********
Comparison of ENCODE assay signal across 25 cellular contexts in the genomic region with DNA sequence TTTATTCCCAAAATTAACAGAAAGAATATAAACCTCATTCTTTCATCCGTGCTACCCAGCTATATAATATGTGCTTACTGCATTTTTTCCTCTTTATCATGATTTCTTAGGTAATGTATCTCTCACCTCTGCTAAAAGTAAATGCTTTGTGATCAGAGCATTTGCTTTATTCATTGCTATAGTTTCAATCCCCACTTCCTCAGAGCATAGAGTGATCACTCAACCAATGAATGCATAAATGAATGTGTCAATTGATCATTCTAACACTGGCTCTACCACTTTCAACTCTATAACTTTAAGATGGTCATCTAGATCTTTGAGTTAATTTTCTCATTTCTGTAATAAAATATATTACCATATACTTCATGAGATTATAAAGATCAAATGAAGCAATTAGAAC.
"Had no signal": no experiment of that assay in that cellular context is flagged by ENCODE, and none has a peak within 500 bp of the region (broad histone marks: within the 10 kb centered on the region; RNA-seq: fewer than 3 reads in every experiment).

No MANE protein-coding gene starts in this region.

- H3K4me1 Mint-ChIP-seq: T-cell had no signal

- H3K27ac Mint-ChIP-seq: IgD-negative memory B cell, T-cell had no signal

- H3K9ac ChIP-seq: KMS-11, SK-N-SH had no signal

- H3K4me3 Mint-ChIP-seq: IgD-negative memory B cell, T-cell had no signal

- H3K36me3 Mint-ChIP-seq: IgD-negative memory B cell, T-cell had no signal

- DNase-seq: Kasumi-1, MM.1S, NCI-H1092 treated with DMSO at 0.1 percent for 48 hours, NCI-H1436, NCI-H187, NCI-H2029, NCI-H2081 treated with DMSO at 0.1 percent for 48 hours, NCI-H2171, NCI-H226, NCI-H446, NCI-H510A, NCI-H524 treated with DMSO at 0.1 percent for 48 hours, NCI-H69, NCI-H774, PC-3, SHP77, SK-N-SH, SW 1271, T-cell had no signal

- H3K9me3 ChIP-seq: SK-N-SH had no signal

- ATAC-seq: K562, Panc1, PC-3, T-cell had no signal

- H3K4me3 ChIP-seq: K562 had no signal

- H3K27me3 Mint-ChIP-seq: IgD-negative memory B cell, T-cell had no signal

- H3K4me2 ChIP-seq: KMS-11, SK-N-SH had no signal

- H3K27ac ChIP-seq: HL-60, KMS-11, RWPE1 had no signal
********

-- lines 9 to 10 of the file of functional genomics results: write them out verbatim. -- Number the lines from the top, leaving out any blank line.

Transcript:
- DNase-seq: Kasumi-1, MM.1S, NCI-H1092 treated with DMSO at 0.1 percent for 48 hours, NCI-H1436, NCI-H187, NCI-H2029, NCI-H2081 treated with DMSO at 0.1 percent for 48 hours, NCI-H2171, NCI-H226, NCI-H446, NCI-H510A, NCI-H524 treated with DMSO at 0.1 percent for 48 hours, NCI-H69, NCI-H774, PC-3, SHP77, SK-N-SH, SW 1271, T-cell had no signal

- H3K9me3 ChIP-seq: SK-N-SH had no signal